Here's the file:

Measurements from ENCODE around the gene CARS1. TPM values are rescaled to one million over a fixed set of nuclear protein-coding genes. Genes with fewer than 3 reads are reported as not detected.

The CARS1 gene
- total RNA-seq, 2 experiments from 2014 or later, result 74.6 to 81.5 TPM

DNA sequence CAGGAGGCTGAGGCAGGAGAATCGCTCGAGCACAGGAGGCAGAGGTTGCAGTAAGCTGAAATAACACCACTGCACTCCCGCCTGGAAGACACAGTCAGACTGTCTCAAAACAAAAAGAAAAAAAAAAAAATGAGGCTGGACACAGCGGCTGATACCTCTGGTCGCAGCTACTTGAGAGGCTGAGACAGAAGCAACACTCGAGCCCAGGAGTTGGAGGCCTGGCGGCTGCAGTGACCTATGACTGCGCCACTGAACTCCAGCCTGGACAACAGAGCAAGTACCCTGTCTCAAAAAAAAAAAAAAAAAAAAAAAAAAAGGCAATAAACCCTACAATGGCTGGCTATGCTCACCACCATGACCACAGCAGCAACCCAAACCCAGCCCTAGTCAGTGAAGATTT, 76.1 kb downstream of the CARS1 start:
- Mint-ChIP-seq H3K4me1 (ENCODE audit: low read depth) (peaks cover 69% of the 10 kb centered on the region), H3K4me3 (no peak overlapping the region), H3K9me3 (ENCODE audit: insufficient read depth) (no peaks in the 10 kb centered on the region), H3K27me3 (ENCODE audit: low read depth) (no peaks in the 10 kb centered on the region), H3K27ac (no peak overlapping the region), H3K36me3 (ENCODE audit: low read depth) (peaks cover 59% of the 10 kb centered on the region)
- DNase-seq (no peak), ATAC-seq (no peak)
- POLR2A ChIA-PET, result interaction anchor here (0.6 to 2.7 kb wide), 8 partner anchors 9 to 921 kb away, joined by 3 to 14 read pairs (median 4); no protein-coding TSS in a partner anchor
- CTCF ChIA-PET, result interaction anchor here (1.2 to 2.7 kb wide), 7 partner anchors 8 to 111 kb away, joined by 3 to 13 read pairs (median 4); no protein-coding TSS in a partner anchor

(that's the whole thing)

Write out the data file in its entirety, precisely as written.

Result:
Measurements from ENCODE around the gene CARS1. TPM values are rescaled to one million over a fixed set of nuclear protein-coding genes. Genes with fewer than 3 reads are reported as not detected.

The CARS1 gene
- total RNA-seq, 2 experiments from 2014 or later, result 74.6 to 81.5 TPM

DNA sequence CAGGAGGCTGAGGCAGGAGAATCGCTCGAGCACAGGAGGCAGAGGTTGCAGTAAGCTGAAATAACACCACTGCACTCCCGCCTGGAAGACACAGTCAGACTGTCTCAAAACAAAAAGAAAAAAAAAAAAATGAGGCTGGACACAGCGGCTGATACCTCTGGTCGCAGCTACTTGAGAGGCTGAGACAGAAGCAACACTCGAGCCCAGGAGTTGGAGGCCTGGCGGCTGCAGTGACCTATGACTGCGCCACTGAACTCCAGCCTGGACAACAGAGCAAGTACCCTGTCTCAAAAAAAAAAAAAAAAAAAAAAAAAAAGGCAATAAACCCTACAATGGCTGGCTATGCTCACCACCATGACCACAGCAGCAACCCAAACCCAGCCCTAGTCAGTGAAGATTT, 76.1 kb downstream of the CARS1 start:
- Mint-ChIP-seq H3K4me1 (ENCODE audit: low read depth) (peaks cover 69% of the 10 kb centered on the region), H3K4me3 (no peak overlapping the region), H3K9me3 (ENCODE audit: insufficient read depth) (no peaks in the 10 kb centered on the region), H3K27me3 (ENCODE audit: low read depth) (no peaks in the 10 kb centered on the region), H3K27ac (no peak overlapping the region), H3K36me3 (ENCODE audit: low read depth) (peaks cover 59% of the 10 kb centered on the region)
- DNase-seq (no peak), ATAC-seq (no peak)
- POLR2A ChIA-PET, result interaction anchor here (0.6 to 2.7 kb wide), 8 partner anchors 9 to 921 kb away, joined by 3 to 14 read pairs (median 4); no protein-coding TSS in a partner anchor
- CTCF ChIA-PET, result interaction anchor here (1.2 to 2.7 kb wide), 7 partner anchors 8 to 111 kb away, joined by 3 to 13 read pairs (median 4); no protein-coding TSS in a partner anchor